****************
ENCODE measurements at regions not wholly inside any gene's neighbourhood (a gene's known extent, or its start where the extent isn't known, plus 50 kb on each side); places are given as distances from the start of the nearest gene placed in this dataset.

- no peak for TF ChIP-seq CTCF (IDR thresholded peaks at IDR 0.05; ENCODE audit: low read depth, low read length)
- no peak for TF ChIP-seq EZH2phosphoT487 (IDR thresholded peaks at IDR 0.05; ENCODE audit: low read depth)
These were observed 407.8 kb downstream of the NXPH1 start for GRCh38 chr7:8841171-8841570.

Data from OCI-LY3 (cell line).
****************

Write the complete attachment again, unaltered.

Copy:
ENCODE measurements at regions not wholly inside any gene's neighbourhood (a gene's known extent, or its start where the extent isn't known, plus 50 kb on each side); places are given as distances from the start of the nearest gene placed in this dataset.

- no peak for TF ChIP-seq CTCF (IDR thresholded peaks at IDR 0.05; ENCODE audit: low read depth, low read length)
- no peak for TF ChIP-seq EZH2phosphoT487 (IDR thresholded peaks at IDR 0.05; ENCODE audit: low read depth)
These were observed 407.8 kb downstream of the NXPH1 start for GRCh38 chr7:8841171-8841570.

Data from OCI-LY3 (cell line).